I have personally received a lot of 'jip' around the stigma but I believe the majority of it was more because I couldn't find the words or the understanding to know why I would do the things I did. And if I didn't understand, then how would anyone else? The thing is, I learnt by myself that I would overdose in response to the voices then when I'd taken enough pills they'd quieten and since I wasn't suicidal (the majority of the time) I would get help and then the voices would begin getting loud again during treatment and I would need to stop it. But the medical professional just saw a young girl, with not a thing wrong in her life at present, overdosing, going to A&E then running away. Attention seeking. I can't blame them for assuming this because I understand that's what it looked like and once I could explain why I would do what I would, an Advanced Statement was put in place to prevent me ever being treat like 'just' an attention seeker. I think, the worst treatment I've had has been from police. I've been called a 'spoilt cow,' I've been asked why I like attention so much (to which I replied 'why do I have a diagnosis?) and have been labelled a time-waster. On one occasion, I was found by police after running away and overdosing and they sectioned me under the police holding section of 136 of the Mental Health Act 1983. At the medical hospital I needed treatment for the overdose and the police decided that rather than transfer my care to the hospital, they'd stay with me for the twenty hour long treatment as if I ran away they'd have to alert all police so they believed it to be easier to just sit two with me for the night and day. I repeatedly tried to explain to them that I wouldn't be sectioned as it was in my community team's plan to try to avoid admissions. At my Mental Health Act Assessment, I wasn't sectioned and so the police arrested me for 'wasting police time' and I was fined £80.
The thing is, with BPD, the condition in itself, means sufferers find it difficult to name their feelings and emotions but this is no excuse for others to just assume what they may be. I've heard patients say they don't want to leave hospital; this doesn't mean they like it or enjoy it, it doesn't mean they're attention seekers - it can mean they're institutionalized or that they feel safer in this setting. I've heard girls say they don't want to get better but that doesn't mean they like being ill; it could be because it's all they feel like they know, they're used to it, it could be because they feel more supported when they're poorly. Also, the people who express these feelings and thoughts are not the entirety of BPD sufferers; but someone experiences a BPD sufferer and they assume we're all the same because we all have the diagnosis. The girl I'm closest to in here (who asked me to write this) has done things I've done but for completely different reasons. On the surface we might appear similar but if you ask us questions you'll hear we're not at all. Do people bother to ask Borderlines questions? No, not always. They hear what we say and they assume that's all there is to it. It's not. We Borderline go very deep, and the things we say are said sometimes, with very little understanding. Some say Borderlines are hard to understand? Well, we can't understand things half the time either and we have the bloody disorder!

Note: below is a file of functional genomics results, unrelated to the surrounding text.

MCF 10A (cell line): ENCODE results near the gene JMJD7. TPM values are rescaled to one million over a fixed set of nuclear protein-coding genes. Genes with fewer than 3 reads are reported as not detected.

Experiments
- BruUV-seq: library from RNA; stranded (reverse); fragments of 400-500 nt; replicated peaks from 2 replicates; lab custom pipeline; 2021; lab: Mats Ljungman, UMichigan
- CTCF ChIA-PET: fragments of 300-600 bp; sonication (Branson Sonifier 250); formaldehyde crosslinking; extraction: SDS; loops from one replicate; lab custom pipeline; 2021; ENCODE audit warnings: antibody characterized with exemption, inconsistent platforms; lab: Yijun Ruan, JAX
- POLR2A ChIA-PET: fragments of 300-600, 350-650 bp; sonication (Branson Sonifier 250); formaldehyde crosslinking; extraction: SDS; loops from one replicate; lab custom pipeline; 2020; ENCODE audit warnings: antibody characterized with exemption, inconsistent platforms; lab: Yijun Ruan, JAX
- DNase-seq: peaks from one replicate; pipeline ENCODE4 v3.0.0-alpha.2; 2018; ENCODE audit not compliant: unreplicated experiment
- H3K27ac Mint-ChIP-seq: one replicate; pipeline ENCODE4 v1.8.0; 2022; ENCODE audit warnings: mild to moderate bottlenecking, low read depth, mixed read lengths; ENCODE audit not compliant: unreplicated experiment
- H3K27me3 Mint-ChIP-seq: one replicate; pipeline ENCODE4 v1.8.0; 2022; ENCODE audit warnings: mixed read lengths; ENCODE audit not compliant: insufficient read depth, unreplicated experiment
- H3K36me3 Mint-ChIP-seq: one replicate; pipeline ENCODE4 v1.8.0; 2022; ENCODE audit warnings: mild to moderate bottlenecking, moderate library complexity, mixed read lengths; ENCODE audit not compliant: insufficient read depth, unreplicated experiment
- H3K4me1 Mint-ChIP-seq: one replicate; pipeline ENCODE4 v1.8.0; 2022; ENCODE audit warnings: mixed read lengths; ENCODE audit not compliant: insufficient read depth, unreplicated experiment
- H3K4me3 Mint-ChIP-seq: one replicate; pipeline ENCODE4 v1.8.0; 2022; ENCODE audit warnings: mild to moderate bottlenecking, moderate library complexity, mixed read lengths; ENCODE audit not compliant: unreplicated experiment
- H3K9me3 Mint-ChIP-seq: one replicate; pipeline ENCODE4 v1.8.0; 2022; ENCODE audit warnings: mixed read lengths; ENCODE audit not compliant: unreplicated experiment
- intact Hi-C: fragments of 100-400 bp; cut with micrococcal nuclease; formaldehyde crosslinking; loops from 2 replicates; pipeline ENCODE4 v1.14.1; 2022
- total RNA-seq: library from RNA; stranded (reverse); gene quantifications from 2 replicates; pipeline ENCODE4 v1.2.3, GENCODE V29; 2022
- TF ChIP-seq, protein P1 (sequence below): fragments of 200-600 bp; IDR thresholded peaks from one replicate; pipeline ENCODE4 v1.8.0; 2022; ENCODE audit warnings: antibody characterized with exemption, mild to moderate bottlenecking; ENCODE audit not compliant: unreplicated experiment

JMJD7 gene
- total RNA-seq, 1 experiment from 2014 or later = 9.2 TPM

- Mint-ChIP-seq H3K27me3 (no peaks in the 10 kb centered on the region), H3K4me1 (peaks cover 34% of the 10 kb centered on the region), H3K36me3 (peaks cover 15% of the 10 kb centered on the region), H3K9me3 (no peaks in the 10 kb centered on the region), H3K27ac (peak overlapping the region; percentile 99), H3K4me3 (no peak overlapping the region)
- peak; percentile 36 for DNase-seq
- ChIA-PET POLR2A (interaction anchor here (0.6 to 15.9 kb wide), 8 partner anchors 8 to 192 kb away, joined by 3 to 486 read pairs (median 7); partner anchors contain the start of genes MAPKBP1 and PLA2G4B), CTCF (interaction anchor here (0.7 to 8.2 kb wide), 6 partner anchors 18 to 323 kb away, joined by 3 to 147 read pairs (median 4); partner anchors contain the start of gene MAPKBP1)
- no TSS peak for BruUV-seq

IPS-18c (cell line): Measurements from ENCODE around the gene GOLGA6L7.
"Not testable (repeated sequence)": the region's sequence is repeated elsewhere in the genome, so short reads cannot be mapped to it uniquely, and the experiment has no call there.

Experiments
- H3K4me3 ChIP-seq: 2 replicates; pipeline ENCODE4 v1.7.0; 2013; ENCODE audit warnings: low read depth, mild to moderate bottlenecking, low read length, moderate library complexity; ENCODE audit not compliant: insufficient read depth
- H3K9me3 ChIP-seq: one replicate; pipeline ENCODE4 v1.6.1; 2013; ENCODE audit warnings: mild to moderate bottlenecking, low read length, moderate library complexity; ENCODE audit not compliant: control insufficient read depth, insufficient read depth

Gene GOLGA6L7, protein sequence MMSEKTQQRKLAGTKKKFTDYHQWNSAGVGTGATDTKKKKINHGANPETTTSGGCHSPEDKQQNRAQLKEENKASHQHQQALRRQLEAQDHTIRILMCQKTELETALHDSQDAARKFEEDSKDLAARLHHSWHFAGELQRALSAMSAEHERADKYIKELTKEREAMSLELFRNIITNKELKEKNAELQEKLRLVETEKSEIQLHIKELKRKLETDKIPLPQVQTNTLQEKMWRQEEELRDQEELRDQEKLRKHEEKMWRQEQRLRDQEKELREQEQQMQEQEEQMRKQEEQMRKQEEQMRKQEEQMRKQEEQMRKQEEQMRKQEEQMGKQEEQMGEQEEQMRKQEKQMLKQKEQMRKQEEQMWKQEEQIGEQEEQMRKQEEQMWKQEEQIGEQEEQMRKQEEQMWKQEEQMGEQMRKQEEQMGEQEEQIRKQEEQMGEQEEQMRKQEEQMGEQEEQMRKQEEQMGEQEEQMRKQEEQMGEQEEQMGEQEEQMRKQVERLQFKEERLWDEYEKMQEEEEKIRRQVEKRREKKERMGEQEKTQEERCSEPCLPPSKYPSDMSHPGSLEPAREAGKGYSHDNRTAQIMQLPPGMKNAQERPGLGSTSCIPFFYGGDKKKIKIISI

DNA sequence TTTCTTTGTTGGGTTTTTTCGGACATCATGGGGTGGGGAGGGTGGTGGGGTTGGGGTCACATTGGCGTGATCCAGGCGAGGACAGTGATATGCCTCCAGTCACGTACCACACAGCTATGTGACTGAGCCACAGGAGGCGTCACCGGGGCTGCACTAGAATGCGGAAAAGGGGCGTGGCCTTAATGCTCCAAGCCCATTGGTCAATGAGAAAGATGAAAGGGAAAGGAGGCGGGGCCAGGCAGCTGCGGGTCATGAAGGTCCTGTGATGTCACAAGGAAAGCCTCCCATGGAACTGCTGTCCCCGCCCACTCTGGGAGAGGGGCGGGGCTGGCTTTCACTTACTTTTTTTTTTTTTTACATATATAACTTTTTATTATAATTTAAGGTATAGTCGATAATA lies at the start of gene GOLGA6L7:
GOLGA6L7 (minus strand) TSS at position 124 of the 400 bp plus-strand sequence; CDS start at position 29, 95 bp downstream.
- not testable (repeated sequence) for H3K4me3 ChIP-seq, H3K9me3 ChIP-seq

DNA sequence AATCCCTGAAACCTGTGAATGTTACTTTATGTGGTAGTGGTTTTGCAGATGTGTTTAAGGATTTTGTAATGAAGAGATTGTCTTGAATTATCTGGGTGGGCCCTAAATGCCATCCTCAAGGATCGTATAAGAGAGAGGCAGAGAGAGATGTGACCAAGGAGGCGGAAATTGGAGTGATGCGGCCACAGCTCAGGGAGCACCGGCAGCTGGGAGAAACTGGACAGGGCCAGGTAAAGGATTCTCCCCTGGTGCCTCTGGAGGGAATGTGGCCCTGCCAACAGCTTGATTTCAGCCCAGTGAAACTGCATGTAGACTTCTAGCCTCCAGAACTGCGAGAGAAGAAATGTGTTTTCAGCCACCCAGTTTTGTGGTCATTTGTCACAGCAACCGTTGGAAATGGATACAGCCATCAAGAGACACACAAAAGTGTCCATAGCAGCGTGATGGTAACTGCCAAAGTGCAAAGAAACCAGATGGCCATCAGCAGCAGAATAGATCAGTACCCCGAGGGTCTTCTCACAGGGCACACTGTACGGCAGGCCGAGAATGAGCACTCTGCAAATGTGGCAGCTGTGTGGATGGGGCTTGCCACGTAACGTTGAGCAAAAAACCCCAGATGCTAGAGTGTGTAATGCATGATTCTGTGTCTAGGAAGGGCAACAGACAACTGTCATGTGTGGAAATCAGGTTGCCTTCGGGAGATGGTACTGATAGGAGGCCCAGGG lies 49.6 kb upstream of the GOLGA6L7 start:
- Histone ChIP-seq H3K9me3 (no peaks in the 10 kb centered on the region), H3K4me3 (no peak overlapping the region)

Instances when the stigma is shown are also detrimental to our mental health; having negative assumptions made of you, leaves you feeling not only misunderstood but lonely and unsupported. On one occasion, I decided to make more of an effort in calling the professionals before I did something so I called my local CRHT (Crisis Resolution Home Treatment Team) with tablets in my hand and when they advised me to paint my nails to distract myself I hung up and swallowed the pills. I'd told them my nails were already painted. My point is, feeling like no one can or wants to help can be the beginning of something very bad; considering Borderlines self-harm and are widely known for their suicide attempts it's not helpful to make a sufferer feel so low and alone. It's not helpful to make someone without such a condition feel alone and just because we have the BPD diagnosis does not stop us being human; in fact, we feel emotions a lot stronger than those without the diagnosis, so inflicting negative emotions on us is particularly not a good idea.
‘… 1 in 20 people cannot be written off as faulty human beings, suffer great distress and anguish, and yet be undeserving of suitable mental health services…’ – Dr. Rex Haigh MRCPsych, Voices Beyond the Border, Living with Borderline Personality Disorder